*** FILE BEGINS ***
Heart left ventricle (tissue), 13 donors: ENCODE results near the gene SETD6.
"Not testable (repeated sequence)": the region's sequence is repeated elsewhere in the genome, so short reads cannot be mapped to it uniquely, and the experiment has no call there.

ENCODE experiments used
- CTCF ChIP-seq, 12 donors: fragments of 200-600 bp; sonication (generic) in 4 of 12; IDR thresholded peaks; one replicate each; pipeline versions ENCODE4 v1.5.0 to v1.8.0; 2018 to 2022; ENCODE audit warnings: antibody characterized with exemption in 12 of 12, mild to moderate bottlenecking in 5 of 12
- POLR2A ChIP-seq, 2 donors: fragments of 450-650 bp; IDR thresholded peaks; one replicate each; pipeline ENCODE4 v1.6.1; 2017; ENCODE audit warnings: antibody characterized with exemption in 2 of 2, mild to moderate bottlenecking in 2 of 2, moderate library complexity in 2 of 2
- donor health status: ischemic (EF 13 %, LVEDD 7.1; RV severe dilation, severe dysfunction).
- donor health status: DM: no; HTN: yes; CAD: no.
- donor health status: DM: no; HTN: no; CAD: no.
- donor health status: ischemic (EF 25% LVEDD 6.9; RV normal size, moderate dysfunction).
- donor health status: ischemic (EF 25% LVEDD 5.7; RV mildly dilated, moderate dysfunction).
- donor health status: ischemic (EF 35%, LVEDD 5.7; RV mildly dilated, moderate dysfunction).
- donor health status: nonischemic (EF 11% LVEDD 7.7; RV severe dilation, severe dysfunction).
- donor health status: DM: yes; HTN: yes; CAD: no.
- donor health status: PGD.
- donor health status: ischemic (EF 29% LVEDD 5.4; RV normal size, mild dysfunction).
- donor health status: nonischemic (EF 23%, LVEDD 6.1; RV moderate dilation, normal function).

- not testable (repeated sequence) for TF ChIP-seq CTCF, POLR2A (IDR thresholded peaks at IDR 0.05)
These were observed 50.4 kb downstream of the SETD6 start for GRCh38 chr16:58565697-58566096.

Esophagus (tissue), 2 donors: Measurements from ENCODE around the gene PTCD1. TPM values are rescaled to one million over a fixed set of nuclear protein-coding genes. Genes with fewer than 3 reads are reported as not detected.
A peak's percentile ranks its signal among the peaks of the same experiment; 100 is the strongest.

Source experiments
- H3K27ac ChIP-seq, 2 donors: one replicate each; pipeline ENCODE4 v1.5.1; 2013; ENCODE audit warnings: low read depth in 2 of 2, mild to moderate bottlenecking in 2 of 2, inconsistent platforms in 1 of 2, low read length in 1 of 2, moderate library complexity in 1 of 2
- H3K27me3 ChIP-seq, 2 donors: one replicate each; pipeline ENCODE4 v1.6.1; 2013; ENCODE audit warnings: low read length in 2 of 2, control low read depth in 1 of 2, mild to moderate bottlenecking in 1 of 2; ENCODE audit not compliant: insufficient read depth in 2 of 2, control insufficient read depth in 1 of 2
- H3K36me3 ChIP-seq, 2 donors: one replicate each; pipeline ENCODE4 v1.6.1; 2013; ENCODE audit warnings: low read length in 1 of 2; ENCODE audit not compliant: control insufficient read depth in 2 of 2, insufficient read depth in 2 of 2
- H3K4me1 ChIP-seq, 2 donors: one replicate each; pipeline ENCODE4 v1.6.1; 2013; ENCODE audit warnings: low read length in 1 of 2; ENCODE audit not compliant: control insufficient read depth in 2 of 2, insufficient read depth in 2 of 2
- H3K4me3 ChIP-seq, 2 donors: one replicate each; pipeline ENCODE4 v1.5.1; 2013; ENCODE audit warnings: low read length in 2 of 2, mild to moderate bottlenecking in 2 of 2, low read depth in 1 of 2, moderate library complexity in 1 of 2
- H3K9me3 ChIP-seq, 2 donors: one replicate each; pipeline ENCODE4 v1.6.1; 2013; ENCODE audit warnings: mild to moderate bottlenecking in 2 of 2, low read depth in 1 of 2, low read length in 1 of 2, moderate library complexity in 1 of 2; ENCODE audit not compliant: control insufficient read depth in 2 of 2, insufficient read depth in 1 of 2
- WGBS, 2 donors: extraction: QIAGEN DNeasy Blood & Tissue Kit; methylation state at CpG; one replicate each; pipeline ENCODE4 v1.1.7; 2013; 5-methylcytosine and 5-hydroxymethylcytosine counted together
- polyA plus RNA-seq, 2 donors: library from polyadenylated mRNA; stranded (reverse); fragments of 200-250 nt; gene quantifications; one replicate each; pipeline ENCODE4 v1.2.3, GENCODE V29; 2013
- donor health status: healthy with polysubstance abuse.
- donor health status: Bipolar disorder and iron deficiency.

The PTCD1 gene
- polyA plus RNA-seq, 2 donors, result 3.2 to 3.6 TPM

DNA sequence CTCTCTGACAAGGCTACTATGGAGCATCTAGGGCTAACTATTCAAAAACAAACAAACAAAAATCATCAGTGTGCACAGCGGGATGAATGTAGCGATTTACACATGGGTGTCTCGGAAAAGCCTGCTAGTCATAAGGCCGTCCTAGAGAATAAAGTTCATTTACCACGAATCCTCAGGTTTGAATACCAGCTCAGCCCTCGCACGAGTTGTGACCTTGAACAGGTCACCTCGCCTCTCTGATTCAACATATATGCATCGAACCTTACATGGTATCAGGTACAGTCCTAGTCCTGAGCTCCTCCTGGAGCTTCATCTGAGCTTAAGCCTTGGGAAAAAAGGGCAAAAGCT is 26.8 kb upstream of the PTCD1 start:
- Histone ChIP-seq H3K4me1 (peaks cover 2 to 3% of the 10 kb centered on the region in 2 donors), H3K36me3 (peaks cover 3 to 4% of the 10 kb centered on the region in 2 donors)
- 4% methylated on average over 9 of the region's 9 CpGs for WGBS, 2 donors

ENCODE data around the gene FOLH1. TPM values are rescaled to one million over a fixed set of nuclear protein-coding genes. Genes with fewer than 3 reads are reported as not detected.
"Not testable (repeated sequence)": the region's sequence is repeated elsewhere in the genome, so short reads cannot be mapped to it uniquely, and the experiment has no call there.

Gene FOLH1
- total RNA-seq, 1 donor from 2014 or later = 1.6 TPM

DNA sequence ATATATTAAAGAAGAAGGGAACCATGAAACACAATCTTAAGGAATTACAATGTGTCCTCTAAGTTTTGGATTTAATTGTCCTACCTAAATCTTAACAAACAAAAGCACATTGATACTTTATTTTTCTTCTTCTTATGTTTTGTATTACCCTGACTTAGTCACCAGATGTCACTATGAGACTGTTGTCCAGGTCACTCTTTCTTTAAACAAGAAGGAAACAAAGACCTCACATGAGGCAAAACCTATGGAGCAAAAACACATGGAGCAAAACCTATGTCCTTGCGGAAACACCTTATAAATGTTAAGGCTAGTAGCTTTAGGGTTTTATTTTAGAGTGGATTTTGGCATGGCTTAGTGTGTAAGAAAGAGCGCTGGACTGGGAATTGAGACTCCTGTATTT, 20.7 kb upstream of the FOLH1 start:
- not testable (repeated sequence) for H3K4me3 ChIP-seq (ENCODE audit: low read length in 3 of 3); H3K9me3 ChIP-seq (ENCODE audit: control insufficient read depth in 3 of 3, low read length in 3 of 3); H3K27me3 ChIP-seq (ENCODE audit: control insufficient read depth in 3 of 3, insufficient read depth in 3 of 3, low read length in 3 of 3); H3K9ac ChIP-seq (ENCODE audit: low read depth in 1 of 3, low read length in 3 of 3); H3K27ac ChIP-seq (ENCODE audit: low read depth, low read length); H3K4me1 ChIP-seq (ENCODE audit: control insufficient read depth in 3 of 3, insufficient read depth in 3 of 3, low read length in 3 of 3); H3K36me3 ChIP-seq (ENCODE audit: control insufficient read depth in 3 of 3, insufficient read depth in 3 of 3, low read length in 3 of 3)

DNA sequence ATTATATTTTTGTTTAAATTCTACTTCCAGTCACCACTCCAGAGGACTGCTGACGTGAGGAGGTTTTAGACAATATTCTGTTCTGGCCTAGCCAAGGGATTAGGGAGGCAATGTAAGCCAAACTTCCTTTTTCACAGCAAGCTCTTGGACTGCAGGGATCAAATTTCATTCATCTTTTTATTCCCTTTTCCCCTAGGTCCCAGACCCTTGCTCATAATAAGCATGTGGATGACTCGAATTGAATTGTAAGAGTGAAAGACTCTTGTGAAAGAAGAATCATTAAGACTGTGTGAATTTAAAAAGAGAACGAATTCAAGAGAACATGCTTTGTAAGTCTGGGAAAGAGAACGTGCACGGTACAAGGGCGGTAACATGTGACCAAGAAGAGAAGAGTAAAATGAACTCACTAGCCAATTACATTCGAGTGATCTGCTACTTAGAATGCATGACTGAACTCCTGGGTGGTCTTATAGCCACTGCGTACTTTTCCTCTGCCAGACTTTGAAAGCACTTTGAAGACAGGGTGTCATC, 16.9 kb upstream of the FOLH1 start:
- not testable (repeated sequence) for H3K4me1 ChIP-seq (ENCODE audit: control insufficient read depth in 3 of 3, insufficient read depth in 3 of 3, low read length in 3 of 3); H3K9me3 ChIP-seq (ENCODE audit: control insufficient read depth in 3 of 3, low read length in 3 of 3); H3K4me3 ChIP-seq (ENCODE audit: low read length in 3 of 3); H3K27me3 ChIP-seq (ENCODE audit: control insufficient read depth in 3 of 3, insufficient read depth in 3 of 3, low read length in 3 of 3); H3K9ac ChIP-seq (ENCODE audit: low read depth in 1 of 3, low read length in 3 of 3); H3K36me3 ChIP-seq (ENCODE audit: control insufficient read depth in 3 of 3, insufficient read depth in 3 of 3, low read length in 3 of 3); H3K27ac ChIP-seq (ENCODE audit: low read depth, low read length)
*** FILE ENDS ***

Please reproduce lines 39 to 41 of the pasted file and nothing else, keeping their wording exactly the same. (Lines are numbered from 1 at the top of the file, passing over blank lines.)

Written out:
Gene FOLH1
- total RNA-seq, 1 donor from 2014 or later = 1.6 TPM

DNA sequence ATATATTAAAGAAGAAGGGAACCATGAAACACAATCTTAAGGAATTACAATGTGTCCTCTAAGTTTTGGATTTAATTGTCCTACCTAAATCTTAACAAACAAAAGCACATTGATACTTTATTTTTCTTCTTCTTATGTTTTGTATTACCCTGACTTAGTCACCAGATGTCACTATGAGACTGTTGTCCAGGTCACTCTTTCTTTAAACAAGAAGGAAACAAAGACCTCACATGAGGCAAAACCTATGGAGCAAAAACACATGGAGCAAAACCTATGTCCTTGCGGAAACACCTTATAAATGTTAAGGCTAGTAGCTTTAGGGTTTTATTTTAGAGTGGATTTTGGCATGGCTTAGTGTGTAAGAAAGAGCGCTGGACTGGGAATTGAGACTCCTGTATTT, 20.7 kb upstream of the FOLH1 start: